Governor William Bligh

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Mutiny of the Bounty

Governor William BlighIn 1806, Governor King was succeeded by Captain William Bligh, whose previous adventures have made his name so well known. In his ship the Bounty, he had been sent by the British Government to the South Sea Islands for a cargo of bread-fruit trees. But his conduct to his sailors was so tyrannical that they mutinied, put him, along with 18 others, into an open boat, then sailed away and left them in the middle of the Pacific Ocean. Bligh was a skilful sailor and the voyage he took was one of the most remarkable on record. In an open boat he carried his little party over 3,500 miles of unknown ocean to the island of Timor, where they found a vessel to take them home.

Unpopular Governor

In appointing Captain Bligh to rule the colony, the English Government spoiled an excellent seaman to make a very inefficient Governor. It was true that New South Wales contained a large convict population, who required to be ruled with despotic rigour, yet there were many free settlers who declined to be treated like slaves and felons. Many of whom became to thoroughly dislike the new Governor. Now it wasn't that Bligh was totally without feelings, proven following his generous treatment of the Hawkesbury farmers , who were ruined by a flood in 1806. His behaviour showed him to be warm hearted in his way, he did everything in his power, both with time and money, to alleviate their distress and he received a special thanks from the English Government for his humanity. Unfortunately his arbitrary and unamiable manners, and his frequent cruelties obscured all these better qualities (as they do!). He caused the convicts to be flogged without mercy for faults which existed in his own imagination and he bullied his officers throughout the colony and thus repeated the same mistakes which led to the mutiny of the Bounty.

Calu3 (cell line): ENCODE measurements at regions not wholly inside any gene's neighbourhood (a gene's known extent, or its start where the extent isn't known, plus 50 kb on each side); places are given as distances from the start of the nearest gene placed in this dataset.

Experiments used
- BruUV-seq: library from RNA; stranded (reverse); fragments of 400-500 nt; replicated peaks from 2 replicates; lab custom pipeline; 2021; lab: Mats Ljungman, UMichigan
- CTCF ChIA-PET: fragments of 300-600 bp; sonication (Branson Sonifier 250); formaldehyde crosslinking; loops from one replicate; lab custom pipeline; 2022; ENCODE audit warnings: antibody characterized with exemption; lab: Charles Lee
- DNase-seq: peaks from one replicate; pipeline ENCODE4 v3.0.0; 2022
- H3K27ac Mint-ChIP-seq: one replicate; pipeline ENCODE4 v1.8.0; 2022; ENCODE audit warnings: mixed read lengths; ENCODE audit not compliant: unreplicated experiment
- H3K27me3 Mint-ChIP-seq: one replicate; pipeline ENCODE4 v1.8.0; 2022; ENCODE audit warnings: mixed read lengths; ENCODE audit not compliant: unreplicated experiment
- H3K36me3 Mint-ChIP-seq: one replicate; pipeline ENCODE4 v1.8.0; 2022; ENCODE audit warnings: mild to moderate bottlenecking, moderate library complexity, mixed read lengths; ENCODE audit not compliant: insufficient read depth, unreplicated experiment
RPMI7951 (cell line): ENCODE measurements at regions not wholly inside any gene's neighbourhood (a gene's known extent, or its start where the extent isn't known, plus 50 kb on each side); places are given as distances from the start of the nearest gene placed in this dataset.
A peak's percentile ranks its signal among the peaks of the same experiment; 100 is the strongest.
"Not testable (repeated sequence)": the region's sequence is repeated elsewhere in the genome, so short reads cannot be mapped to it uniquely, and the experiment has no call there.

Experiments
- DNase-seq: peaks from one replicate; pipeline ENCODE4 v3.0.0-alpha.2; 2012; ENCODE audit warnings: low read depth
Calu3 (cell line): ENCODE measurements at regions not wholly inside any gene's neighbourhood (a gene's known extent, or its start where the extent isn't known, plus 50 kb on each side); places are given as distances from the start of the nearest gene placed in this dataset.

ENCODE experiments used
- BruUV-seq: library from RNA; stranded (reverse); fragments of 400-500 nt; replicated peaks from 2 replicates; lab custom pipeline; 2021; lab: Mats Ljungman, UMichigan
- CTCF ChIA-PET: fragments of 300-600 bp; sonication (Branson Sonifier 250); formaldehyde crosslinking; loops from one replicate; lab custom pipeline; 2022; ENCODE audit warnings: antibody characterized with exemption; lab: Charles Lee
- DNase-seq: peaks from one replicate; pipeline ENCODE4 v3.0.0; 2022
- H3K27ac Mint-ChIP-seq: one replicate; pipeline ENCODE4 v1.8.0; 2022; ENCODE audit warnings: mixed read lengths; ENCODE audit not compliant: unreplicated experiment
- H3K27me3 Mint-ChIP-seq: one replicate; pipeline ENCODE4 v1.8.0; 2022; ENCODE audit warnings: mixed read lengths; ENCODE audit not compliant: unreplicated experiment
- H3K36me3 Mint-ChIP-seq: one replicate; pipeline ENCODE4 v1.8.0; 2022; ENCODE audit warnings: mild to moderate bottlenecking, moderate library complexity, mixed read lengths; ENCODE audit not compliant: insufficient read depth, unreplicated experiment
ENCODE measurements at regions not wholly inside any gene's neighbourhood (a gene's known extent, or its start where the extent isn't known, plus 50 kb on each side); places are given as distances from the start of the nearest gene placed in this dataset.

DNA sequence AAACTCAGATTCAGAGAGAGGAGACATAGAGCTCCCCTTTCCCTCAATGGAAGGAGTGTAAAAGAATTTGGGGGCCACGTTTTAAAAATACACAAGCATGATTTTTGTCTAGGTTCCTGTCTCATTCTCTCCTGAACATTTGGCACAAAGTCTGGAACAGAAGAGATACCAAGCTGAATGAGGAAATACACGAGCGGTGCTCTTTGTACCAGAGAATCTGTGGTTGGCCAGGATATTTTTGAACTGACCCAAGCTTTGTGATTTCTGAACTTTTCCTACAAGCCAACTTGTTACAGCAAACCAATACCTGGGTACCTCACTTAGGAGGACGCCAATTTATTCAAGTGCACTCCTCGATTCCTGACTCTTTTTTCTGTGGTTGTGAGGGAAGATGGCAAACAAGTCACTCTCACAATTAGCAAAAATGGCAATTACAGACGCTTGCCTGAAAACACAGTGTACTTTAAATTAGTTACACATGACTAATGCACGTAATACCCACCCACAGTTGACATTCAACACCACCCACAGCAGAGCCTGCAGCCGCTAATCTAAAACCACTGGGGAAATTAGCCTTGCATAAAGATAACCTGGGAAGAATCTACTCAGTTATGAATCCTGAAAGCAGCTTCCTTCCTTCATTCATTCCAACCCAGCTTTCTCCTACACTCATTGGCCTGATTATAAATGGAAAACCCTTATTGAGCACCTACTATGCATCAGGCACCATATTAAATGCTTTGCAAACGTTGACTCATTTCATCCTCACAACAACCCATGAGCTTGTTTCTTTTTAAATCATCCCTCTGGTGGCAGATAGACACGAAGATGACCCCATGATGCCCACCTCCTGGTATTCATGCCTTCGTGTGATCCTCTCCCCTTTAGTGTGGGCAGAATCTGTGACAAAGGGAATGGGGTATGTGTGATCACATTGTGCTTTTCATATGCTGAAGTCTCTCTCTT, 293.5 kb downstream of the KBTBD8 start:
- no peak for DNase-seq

At the same time he was anxious to do what he conceived to be his duty to his superiors in England. He had been ordered to put a stop to the traffic in spirits and inspite of the most unscrupulous opposition on the part of those invoved in it, he set himself the task of fixing the problem by prompt measures, with a contemptuous disregard of the hatred he was causing. But in the end the officers were too strong for him and in the quarrel theat ensued, the Governor was completely defeated.

(continues... expulsion of Bligh.)


History of Australia